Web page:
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Comments

  1. What a great way to start the morning. This is an almost-perfect egg sandwich! I was skeptical about replacing mayonnaise with yogurt, but I’ve been converted—yogurt wins. The recipe makes a really creamy egg salad, where the flavor of the egg really shines. The key here is fresh local eggs and lots of dill. Next time, I’m going to add a dash of Sriracha to the mixture for an extra kick.

  2. If you are looking for easy to peel – you cannot make it any easier with cooking eggs in an Instant Pot – unbelievably easy to peel with any eggs – old -new -brown – blue or white!

  3. Looks great and I totally endorse your selection of dark bread!

    Can I suggest, though, that you try it with a bit of horseradish sauce in the yogurt or mayo and lay down a layer of alfalfa sprouts before the egg salad? It’s pretty freakin’ yummy.

    1. You may suggest that, Rainey! And now we’re craving exactly that. Which is both a good and a bad thing seeing as I don’t have any hard-boiled eggs. May need to remedy that. Thank you, as always, for your suggestions!

  4. I was having a craving for egg salad. I had 4 perfectly cooked and peeled boiled eggs, and found this recipe. Greek yogurt! I have some of that in the fridge. I used Green Mountain Creamery from Vermont, plain Greek yogurt. Thrilled by the calorie count being so low by using the yogurt instead of mayo. Outside the snow was melted and I could see my chives coming up, so I went outside to cut some. There’s just one step I added to the recipe, a sprinkling of minced garlic. I knew when I make a sandwich the next day that I would forget to rub the garlic on the bread. I put the mixture together in a sealed container into the fridge.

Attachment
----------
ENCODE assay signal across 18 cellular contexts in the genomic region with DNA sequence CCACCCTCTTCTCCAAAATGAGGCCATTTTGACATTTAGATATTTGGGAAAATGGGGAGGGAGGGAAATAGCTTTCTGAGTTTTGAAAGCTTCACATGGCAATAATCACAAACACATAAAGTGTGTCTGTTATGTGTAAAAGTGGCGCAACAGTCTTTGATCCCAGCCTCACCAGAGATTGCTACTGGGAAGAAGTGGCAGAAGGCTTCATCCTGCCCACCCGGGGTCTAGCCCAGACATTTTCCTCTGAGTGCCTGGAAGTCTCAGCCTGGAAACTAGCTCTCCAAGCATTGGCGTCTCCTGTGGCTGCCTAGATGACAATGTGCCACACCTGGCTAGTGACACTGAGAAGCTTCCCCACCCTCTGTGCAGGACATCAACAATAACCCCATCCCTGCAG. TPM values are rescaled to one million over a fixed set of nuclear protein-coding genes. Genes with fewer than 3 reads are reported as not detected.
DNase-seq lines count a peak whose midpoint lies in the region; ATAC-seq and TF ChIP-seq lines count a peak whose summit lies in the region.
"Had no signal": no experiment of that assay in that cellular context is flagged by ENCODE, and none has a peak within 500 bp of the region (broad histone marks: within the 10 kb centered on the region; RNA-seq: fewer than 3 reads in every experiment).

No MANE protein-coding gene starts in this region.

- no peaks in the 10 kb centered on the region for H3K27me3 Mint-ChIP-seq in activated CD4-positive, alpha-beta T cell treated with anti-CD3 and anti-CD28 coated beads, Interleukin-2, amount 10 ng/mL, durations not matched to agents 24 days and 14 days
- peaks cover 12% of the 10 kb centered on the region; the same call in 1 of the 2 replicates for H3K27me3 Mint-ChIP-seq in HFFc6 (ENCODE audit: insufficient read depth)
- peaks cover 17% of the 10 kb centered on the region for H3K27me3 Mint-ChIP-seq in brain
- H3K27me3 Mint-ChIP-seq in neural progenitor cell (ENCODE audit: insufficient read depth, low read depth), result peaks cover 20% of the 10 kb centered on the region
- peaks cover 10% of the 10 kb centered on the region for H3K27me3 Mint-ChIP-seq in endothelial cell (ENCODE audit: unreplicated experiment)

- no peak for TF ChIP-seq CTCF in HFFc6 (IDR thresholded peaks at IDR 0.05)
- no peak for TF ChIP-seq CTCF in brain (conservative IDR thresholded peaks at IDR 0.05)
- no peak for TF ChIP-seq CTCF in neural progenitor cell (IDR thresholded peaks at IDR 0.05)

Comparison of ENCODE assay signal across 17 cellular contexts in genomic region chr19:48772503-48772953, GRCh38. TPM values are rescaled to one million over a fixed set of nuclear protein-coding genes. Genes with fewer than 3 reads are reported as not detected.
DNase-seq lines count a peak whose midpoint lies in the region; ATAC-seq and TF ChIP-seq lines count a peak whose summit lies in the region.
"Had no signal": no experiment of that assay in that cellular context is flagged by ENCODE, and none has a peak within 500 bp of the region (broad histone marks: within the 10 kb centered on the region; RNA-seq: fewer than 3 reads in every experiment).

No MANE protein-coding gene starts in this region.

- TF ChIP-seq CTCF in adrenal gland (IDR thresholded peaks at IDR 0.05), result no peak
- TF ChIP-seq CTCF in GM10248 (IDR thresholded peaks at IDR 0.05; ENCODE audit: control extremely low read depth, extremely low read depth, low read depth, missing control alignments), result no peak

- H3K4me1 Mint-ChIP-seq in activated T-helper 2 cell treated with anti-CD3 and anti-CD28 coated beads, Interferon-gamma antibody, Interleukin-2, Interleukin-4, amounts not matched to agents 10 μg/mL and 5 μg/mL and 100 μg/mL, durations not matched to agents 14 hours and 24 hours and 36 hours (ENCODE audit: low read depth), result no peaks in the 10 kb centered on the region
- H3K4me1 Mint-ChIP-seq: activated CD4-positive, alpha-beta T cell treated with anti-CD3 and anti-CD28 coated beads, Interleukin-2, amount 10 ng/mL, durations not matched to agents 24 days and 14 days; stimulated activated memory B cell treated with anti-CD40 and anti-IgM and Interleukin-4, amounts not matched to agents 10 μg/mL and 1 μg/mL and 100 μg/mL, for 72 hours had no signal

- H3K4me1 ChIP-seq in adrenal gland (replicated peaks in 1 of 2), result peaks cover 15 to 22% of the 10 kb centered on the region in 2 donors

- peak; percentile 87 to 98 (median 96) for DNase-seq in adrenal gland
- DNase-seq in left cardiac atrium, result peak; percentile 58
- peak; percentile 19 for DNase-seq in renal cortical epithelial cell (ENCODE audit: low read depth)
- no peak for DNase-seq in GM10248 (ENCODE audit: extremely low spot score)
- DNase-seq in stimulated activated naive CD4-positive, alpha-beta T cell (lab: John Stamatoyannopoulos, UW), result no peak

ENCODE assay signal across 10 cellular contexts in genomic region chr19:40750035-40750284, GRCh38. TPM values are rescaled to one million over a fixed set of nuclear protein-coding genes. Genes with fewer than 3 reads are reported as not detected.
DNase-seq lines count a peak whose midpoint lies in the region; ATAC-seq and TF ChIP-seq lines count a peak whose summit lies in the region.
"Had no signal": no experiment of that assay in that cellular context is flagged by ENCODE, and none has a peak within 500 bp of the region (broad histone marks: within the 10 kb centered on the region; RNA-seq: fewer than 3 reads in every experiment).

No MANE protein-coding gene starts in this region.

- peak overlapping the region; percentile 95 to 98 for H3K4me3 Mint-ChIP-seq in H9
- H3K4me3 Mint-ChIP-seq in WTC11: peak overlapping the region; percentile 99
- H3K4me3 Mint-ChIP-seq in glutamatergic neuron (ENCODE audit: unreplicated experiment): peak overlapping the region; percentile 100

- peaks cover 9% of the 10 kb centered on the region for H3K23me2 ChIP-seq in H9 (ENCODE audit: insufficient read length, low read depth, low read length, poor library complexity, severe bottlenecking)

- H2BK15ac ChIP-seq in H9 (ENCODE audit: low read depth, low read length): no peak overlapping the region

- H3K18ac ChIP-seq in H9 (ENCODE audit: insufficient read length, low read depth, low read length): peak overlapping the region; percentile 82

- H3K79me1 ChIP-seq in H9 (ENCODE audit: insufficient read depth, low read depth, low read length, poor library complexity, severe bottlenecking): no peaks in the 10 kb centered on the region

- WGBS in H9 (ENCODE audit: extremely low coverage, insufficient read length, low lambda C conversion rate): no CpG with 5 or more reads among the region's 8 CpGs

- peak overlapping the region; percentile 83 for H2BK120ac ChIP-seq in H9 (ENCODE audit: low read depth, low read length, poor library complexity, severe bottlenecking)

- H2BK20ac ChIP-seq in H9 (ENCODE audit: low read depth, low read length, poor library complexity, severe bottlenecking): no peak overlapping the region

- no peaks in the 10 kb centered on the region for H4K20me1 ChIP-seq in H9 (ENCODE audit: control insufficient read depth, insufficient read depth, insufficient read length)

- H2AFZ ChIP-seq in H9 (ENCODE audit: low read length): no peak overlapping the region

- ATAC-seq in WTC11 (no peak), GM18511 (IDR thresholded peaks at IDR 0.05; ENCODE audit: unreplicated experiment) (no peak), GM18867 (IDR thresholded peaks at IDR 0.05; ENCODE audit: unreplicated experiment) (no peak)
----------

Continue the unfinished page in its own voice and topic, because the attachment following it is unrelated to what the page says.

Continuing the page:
This morning I got up, opened the door to my refrigerator, and this container of egg salad was staring back at me. Oops, I couldn’t wait for lunch; I toasted a half of an Everything Bagel, spread some egg salad on it! After one bite, I wanted a bit more salt so I sprinkled a little Maldon sea flakes on top. I really liked the taste of all the herbs, and let me just mention this mixture held up perfectly in the refrigerator overnight! Yes PERFECTLY! And what I mean by that, if I had used mayo it would have a watery pool the next day, and that did not happen with the Greek yogurt.

    This made for a bit of a fancy breakfast, and I think I may have to eat the other half of that bagel with some more egg salad on top! Right Now!

    Egg salad made with yogurt and chives placed on an open-face bagel sandwich

  5. brilliant tanginess, and you have made this Greek girl a convert. I used Straus nonfat Greek yougurt (don’t like Fage in NF, oddly) and chives with blossoms, tiny bit of thyme on slices of wheat-rye from The New Artisan Bread in Five Minutes….perfect match. To achieve that nice bright flavour with pickles, dijon and mayo I would have had to overpower it. This is perfect if you also have access to beautiful eggs. I just happened to have some perfectly boiled but imperfectly peeled eggs as I was preparing the pickled eggs for Easter;-)